Friday, August 31, 2007

Vito Says: Happy Sacco and Vanzetti Day

“I am suffering because I am a radical, and indeed I am a radical; I have suffered because I was Italian, and indeed I am Italian; I have suffered more for my family and for my beloved than for myself; but I am so convinced to be right that you could execute me two times, and if I could be reborn two other times I would live again to do what I have done already.”

Bartolomeo Vanzetti (upon being sentenced to death)

highwayscribery asks you to remember Sacco and Vanzetti as you head out to your beaches and barbecues this Labor Day weekend.

Wikipedia informs that “Today, Labor Day is often regarded simply as a day of rest and, compared to May 1 Labor Day celebrations in most countries, parades, speeches or political demonstrations are more low-key...”

Indeed, but we rarely do “low-key” at highwayscribery and so chose this edition of Labor Day to note that last week, Aug. 23 to be exact, marked the 80th anniversary of Sacco and Vanzetti’s (at top) deaths in the electric chair.

A long-time ago, Vito Marcantonio (below), highwayscribery’s sainted left-wing congressman from the American Labor Party, wrote “Labor’s Martyrs,” which you can access thanks to the Guttenberg Project.

The opening quote was actually chosen by Vito to begin his essay on the two anarchists.

He traced the lineage of men, which was similar to his own: “For I am an Italian, and proud to be of the same people that produced such a great spirit as Vanzetti, the descendant of Garibaldi, the forerunner of those heroic anti-fascist brothers who are today fighting Fascism and Mussolini in Italy and Spain.”

Marcantonio noted that Vanzetti and Nicola Sacco were poor workers who came to the United States seeking peace and work, but found something else.

Sacco was a shoe worker, Vanzetti worked at many trades before his incessant anarcho-syndicalist (read: organizing) efforts got him blacklisted so that no factory would employ him and thereafter, “had to make a living peddling fish to his Italian neighbors in the little town known as the cradle of liberty.”

There was at the time a tremendous “red scare” going on in the U.S., and Attorney General Mitchell Palmer was conducting pernicious raids on all things progressive that would leave a black mark on the nation’s history.

In the Massachusetts of Sacco and Vanzetti, a wave of payroll robberies was unfolding at the same time as the infamous “Palmer Raids” and the two men were arrested as suspects in the deal of a man murdered during one of those armed thefts.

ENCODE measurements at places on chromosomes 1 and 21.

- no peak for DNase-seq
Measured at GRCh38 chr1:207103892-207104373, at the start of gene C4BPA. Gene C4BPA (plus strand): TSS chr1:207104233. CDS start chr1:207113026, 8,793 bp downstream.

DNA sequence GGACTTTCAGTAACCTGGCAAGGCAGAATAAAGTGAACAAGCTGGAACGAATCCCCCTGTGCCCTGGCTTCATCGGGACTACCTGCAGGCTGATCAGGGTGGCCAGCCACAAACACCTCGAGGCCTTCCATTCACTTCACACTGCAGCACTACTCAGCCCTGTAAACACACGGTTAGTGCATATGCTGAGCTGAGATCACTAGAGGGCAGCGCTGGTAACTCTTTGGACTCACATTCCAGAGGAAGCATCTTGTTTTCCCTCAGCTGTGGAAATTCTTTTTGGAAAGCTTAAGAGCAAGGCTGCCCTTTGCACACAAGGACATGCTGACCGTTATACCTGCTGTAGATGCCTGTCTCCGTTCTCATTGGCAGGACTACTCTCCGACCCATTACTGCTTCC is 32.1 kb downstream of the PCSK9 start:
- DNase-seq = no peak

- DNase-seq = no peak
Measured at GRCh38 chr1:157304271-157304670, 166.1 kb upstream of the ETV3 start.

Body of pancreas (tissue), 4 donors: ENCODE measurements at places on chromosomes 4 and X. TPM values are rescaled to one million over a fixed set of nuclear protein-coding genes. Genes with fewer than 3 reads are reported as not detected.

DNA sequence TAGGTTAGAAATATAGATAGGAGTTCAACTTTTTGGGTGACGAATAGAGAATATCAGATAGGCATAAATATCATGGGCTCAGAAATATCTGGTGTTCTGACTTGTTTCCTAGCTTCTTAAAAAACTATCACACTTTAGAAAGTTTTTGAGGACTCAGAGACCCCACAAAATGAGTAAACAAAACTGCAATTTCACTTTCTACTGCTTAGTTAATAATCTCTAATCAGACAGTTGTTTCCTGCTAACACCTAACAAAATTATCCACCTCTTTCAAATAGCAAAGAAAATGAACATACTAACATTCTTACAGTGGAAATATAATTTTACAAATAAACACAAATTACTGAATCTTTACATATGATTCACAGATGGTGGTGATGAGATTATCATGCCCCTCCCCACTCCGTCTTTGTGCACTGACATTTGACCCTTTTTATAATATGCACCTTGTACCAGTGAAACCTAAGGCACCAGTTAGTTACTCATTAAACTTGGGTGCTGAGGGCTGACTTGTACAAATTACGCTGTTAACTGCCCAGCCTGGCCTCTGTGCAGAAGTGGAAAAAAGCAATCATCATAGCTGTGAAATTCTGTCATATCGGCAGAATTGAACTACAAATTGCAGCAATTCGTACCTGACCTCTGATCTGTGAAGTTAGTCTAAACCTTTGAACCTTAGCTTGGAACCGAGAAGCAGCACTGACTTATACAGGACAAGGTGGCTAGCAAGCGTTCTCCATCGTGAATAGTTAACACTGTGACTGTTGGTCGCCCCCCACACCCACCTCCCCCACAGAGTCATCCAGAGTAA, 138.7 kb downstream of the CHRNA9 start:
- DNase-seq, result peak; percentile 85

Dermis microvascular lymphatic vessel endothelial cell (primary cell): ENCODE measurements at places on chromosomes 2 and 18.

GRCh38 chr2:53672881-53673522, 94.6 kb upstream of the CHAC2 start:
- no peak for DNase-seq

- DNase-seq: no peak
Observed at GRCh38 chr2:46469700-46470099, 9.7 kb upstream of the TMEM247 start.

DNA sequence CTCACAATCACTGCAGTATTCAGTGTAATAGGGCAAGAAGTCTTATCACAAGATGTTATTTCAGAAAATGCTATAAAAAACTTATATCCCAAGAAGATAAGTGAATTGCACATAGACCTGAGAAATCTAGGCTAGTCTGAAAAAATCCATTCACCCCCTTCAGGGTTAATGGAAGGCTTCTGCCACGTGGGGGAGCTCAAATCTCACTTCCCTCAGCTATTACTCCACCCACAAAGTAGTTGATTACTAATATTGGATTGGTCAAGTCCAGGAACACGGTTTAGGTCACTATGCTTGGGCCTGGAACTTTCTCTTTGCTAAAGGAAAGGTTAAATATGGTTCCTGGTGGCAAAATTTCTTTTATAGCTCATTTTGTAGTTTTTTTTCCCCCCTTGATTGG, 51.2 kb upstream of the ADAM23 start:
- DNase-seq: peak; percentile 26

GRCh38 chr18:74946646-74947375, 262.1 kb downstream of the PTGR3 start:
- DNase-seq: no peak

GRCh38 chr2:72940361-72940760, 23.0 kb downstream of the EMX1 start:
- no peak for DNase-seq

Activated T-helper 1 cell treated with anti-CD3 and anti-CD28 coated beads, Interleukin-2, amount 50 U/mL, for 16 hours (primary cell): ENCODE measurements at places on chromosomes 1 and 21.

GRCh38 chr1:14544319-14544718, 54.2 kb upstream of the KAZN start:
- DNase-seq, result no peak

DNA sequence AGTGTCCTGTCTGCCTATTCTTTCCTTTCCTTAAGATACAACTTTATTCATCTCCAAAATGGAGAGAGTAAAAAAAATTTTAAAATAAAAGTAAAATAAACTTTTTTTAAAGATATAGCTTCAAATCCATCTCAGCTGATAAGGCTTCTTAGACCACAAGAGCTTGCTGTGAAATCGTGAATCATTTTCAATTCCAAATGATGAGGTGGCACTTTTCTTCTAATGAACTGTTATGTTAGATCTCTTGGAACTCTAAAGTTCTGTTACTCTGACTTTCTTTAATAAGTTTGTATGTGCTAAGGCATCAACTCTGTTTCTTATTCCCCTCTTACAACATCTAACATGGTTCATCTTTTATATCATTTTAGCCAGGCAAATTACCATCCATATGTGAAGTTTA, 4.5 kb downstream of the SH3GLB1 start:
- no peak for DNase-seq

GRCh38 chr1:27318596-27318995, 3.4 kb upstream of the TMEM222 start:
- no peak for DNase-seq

“What happened after that, though it lasted seven long and torturous years, is fairly familiar to the American people.”

Not so much anymore.

Elsewhere in the world, however, is still known and remembered, at least according to a translated article that ran last week in, lo and behold, the Gray Lady herself,
“The New York Times.”

Written by Andrea Camilleri, Italian author of “The Patience of the Spider,” the gist of “Italy’s American Baggage,” is that there is something about the murder of these two innocent men that won’t leave the world alone, that won’t fade away like so many events in the endless stream of “news” that tell the story of what passes for civilization.

She wrote that even in Mussolini’s Italy, where anarchists were being actively persecuted, the newspaper “Corriere de la Sera” ran, “a six-column headline. Standing out glaringly among the subheads was the assertion: ‘They were innocent’.”

Here’s Camilleri: “There is probably not a single Italian newspaper that has not devoted an article to the case every Aug. 23 from 1945 to the present. In 1977, much prominence was given to the news that Michael Dukakis, then the governor of Massachusetts, officially recognized the miscarriage of justice and rehabilitated the memory of Sacco and Vanzetti.”

But the former is an Italian thing, the latter a Massachusetts/Italian-American thing, because for the rest of the nation, Sacco & Vanzetti might as well be a maker of mass-produced pasta noodles.

And so we remember them here, ask you to remember them, and close with Vito, who says:

“The tragedy of their untimely and cruel death is still an open wound in the hearts of many of us who remember them as shining spirits, as truly great men such as only the lowly off the earth can produce.”

Happy Labor Day.

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